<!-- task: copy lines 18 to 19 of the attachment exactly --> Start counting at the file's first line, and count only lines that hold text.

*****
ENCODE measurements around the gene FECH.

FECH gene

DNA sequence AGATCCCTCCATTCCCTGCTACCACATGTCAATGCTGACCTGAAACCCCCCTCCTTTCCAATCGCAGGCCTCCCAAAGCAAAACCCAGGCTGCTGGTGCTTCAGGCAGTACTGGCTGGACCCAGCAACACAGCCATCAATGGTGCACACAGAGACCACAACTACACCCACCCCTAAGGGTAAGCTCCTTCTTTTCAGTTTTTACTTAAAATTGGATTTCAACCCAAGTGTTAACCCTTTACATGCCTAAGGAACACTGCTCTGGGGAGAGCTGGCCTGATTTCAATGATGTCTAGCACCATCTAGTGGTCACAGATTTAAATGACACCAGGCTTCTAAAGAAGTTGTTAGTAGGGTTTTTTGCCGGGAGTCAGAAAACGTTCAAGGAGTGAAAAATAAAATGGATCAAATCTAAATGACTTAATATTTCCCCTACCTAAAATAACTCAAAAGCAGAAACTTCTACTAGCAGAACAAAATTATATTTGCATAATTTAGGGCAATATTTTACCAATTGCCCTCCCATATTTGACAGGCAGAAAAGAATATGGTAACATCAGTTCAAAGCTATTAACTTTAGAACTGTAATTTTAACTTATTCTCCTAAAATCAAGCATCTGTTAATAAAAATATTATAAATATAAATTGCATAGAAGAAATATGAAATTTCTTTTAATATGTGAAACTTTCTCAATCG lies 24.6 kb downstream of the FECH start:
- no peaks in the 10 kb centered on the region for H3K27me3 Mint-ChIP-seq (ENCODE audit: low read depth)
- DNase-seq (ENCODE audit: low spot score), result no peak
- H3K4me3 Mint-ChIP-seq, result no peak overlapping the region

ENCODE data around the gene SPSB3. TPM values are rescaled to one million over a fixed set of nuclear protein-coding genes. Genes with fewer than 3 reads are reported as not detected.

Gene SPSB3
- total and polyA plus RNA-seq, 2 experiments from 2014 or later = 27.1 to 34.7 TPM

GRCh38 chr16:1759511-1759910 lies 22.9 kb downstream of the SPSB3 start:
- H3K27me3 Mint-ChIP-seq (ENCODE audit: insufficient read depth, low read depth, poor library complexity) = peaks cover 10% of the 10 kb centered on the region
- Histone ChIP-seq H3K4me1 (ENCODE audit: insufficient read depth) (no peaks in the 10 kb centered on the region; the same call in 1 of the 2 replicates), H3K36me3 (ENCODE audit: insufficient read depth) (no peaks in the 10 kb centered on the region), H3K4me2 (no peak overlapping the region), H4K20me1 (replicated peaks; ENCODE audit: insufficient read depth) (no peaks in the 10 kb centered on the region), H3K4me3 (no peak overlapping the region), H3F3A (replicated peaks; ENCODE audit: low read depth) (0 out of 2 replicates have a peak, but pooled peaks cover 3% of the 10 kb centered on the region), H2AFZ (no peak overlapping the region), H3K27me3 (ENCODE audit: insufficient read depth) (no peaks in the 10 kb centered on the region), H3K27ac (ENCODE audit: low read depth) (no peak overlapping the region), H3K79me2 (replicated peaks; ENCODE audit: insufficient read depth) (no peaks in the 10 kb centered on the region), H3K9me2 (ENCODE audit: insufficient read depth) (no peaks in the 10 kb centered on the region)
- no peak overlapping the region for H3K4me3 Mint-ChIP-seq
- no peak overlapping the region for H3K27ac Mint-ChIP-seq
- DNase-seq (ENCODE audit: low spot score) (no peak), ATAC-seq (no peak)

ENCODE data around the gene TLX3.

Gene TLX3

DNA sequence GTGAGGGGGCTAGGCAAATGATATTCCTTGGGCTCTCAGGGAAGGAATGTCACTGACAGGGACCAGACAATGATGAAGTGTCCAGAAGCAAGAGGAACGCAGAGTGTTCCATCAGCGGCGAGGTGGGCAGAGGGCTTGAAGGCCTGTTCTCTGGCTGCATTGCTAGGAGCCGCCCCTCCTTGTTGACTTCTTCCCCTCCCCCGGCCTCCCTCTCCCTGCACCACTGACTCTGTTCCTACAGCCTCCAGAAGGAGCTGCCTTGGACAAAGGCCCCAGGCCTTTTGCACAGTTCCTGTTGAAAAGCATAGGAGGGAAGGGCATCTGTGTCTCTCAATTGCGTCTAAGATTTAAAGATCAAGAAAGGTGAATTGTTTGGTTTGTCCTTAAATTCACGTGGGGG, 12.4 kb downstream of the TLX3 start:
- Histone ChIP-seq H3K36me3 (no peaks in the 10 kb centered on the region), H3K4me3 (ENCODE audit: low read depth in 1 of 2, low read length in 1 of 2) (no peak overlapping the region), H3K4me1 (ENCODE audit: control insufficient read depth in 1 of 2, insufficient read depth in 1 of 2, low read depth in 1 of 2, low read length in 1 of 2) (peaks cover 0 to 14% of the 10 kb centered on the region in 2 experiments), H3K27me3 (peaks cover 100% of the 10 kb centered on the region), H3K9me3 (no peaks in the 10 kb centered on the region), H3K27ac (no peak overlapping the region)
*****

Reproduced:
DNA sequence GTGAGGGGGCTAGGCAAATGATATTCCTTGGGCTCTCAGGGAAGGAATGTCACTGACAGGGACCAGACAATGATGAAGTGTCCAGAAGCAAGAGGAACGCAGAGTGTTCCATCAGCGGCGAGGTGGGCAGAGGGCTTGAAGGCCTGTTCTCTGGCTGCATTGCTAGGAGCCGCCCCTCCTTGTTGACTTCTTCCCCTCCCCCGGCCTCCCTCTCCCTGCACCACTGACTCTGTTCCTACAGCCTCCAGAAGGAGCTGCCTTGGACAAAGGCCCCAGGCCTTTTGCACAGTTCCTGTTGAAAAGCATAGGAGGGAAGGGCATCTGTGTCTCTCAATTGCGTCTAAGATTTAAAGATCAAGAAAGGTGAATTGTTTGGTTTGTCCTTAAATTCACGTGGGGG, 12.4 kb downstream of the TLX3 start:
- Histone ChIP-seq H3K36me3 (no peaks in the 10 kb centered on the region), H3K4me3 (ENCODE audit: low read depth in 1 of 2, low read length in 1 of 2) (no peak overlapping the region), H3K4me1 (ENCODE audit: control insufficient read depth in 1 of 2, insufficient read depth in 1 of 2, low read depth in 1 of 2, low read length in 1 of 2) (peaks cover 0 to 14% of the 10 kb centered on the region in 2 experiments), H3K27me3 (peaks cover 100% of the 10 kb centered on the region), H3K9me3 (no peaks in the 10 kb centered on the region), H3K27ac (no peak overlapping the region)